I identified AustCham Beijing as a potential internship host because of the positive experiences I heard from two RMIT classmates who completed internships with AustCham in 2010. Rather than directly contacting the Chamber via email or telephone, I attended an AustCham event in person and was able to meet directly with the team and the General Manager. I was fortunate to be already studying and residing in Beijing which made this option easy. I strongly recommend attending an AustCham event if you’re already based in China, as there are not only opportunities to meet with the AustCham team but also business people – and sometimes government people – from a full spectrum of organisations.
How long was the application process? What kinds of stages were involved? What kinds of tips do you have for others applying for similar opportunities?
As I was already studying in Beijing, I decided to attend an AustCham networking event (Kooka Monthly Drinks) as an opportunity to make contact with the Chamber rather than relying on a cold call. After collecting several name cards from numerous organisations, I emailed AustCham Beijing and Beijing Consulting Group the following week to enquire into potential internship opportunities. I was invited for interviews with both organisations and I decided to take the internship with AustCham. The role at AustCham offered more potential in developing my professional skills and I was also swayed towards interning at AustCham so I could work with one of my old RMIT classmates.
I thoroughly recommend internship seekers to identify potential internship hosts and attend networking events which expose you to senior managers or HR staff from those particular organisations. This is where living in the same city as the organisation makes a big difference as you have the opportunity to meet face-to-face. From my experience, cold calls and particularly cold emails have a much lower success rate.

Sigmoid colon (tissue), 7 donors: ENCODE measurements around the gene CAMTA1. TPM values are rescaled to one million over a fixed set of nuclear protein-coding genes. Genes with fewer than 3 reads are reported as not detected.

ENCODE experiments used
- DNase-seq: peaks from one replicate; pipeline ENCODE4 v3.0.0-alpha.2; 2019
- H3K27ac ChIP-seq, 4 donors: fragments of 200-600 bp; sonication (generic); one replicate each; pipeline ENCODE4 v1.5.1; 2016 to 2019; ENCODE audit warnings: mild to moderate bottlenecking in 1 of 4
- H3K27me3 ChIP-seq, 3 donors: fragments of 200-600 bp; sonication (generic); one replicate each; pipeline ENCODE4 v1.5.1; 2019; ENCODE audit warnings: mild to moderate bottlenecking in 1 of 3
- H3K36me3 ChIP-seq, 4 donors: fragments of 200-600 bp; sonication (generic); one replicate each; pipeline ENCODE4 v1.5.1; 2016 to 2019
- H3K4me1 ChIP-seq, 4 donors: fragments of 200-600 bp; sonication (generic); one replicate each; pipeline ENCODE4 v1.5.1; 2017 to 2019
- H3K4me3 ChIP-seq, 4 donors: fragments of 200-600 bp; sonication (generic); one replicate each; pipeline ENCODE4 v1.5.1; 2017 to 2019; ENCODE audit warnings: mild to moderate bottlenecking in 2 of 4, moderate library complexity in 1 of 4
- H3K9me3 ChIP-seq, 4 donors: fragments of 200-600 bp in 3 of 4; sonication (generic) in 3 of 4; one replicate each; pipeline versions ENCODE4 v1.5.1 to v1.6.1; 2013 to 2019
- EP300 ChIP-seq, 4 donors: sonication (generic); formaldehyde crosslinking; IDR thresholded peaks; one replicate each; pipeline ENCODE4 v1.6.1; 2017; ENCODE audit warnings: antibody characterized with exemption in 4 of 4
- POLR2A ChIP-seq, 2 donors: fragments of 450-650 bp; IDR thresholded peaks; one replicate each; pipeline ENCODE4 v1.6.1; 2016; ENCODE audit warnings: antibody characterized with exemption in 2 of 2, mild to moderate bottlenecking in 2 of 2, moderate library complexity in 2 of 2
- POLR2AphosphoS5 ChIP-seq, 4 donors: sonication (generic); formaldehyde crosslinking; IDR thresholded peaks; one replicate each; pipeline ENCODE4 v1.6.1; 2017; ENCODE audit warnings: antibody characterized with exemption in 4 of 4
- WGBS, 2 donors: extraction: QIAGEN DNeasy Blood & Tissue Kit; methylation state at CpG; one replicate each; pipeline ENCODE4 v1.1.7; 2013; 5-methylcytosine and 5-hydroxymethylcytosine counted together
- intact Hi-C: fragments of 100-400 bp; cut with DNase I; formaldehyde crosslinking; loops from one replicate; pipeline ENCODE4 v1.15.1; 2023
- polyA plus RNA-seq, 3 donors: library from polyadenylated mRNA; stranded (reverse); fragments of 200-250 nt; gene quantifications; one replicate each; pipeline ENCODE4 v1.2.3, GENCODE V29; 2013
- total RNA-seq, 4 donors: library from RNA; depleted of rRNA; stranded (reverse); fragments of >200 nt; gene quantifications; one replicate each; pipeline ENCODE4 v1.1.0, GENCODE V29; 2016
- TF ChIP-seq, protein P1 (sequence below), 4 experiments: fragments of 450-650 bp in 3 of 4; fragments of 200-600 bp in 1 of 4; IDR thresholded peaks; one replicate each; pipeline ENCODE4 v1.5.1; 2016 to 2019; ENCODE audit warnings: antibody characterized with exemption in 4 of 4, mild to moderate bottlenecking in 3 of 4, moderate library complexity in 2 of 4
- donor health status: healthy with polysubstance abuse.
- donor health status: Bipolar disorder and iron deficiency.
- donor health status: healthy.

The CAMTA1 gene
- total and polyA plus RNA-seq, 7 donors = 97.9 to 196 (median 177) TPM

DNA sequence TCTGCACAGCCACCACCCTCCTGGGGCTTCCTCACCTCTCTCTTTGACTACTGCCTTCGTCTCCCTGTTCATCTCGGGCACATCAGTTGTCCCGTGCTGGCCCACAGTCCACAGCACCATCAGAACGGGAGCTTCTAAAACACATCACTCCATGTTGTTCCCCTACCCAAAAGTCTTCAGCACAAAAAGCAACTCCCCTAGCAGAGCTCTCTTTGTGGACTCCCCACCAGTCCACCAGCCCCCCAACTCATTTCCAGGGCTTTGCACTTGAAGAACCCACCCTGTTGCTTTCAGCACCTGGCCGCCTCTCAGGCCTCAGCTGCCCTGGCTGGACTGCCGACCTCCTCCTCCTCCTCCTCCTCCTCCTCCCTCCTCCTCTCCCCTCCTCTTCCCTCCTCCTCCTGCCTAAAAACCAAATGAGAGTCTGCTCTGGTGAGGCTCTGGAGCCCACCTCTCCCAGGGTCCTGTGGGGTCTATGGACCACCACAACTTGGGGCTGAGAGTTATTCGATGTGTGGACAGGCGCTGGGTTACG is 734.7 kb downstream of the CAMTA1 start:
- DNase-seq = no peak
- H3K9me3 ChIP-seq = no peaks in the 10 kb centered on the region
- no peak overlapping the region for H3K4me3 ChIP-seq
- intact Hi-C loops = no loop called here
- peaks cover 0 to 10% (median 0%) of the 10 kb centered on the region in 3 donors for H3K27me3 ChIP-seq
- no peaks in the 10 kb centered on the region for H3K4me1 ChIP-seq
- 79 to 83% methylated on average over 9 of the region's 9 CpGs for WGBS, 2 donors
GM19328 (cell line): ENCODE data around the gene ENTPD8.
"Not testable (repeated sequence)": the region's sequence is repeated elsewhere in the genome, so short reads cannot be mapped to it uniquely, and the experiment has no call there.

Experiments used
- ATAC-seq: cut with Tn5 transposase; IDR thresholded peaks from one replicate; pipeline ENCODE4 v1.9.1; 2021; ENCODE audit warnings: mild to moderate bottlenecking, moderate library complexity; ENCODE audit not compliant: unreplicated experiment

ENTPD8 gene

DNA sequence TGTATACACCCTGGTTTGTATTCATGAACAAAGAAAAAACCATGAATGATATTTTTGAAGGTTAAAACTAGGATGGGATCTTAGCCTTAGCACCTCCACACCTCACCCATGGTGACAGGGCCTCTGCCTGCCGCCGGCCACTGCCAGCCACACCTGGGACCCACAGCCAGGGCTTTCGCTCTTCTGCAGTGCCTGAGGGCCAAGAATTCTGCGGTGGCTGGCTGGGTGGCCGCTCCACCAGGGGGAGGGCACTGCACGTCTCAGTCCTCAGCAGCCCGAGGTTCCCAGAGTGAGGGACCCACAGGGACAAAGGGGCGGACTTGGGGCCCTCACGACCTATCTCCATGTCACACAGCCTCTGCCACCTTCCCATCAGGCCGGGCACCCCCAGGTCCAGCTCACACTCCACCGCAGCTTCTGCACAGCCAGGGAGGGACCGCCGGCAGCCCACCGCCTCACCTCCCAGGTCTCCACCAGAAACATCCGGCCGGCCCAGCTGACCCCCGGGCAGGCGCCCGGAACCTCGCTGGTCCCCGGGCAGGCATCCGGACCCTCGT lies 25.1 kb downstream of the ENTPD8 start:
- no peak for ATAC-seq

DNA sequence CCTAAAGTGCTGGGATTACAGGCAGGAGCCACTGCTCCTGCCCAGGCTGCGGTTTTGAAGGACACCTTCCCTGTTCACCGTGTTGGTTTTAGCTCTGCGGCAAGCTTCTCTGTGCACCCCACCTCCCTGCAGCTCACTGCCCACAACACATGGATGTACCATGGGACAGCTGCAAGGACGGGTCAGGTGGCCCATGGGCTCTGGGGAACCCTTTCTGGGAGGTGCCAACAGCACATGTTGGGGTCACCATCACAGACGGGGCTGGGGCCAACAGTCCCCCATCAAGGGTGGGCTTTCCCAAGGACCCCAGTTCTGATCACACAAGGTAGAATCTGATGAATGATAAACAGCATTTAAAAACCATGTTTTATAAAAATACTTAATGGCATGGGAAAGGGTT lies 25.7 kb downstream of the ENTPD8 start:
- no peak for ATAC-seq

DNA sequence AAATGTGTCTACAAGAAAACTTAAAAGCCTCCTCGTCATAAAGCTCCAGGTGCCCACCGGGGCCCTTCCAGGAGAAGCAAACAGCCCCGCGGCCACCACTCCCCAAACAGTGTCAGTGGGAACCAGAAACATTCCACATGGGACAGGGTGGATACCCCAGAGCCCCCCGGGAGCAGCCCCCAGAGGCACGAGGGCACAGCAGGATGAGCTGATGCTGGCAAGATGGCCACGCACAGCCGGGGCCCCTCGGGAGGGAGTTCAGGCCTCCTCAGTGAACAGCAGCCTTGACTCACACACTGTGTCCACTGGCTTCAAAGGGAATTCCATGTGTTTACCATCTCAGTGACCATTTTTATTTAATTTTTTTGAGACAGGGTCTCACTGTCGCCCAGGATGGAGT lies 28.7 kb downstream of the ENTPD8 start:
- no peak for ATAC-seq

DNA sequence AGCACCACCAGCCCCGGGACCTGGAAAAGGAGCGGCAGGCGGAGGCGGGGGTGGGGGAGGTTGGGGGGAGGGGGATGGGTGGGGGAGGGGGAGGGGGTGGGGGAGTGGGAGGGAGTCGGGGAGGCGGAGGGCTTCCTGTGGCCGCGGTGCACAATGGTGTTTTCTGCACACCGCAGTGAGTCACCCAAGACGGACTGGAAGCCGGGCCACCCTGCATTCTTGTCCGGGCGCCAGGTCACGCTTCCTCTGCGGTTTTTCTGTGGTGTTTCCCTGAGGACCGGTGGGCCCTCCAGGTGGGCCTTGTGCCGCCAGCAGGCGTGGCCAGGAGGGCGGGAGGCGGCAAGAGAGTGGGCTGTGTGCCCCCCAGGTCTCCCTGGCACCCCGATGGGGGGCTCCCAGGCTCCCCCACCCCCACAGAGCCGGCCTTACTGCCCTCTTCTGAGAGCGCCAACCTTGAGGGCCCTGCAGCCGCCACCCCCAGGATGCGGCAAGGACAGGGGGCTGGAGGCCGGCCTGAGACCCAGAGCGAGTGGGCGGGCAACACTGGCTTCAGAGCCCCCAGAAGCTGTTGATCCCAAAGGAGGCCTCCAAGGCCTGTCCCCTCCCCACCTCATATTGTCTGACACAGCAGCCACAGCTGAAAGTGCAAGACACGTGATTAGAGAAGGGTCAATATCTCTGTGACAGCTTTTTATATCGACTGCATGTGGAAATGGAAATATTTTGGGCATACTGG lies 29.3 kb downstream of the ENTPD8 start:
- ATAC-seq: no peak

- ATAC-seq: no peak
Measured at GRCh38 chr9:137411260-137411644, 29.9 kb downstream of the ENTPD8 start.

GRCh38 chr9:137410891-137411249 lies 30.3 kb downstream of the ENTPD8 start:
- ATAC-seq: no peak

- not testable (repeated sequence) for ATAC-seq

What did you enjoy/gain from the program? Why do you recommend it to others?
Although I had the option of sitting at several desks, I took a gamble and decided to sit directly next to the General Manager. Sitting next to the boss quickly turned into an enormous positive as I was able to observe Nick effectively talking to stakeholders over the phone, and I took mental notes on his effective management style. On a personal level we also clicked really well and particularly as the only two male Australians in the office. I had lunch almost every day with the boss and learnt far more through hitting him up for advice than I did through my designated tasks at the Chamber. I would thoroughly recommend others to intern with the Chamber as there is enormous potential to network with the Chamber’s member companies as well as the board of directors. Interns at the Chamber are also typically entrusted with important and interesting tasks.
Negatives within the program?
None. I enjoyed interring at the Chamber so much that I typically worked a full week rather than the four days I initially agreed upon in my internship contract.
Outcome of the Program
As a direct outcome of the program I was offered a full-time position to work at the Chamber as a Relationships Manager. I worked at the Chamber for two years.
Funding or income
The AustCham stipend of 1,000 RMB per month in expenses (and redeemed through receipts) is low but I was fortunate enough to have been receiving financial support from an Australian Government scholarship while interning with the Chamber.
Tips and advice about the work / office culture
The work atmosphere at the Chamber is very relaxed and the staff are all very friendly. The work culture at the Chamber leans more towards an Australia style rather than Chinese.
The Chamber can provide some support for interns. You will need to contact the Chamber to find out regarding your specific situation.
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Director at Asia Options.
Olly works in Hangzhou China and is enthusiastic about entrepreneurship, e-commerce, Asia education, tech and foreign languages. Olly is a graduate from RMIT University and the Hopkins Nanjing Center for Chinese and American Studies. Olly speaks Mandarin and Korean.
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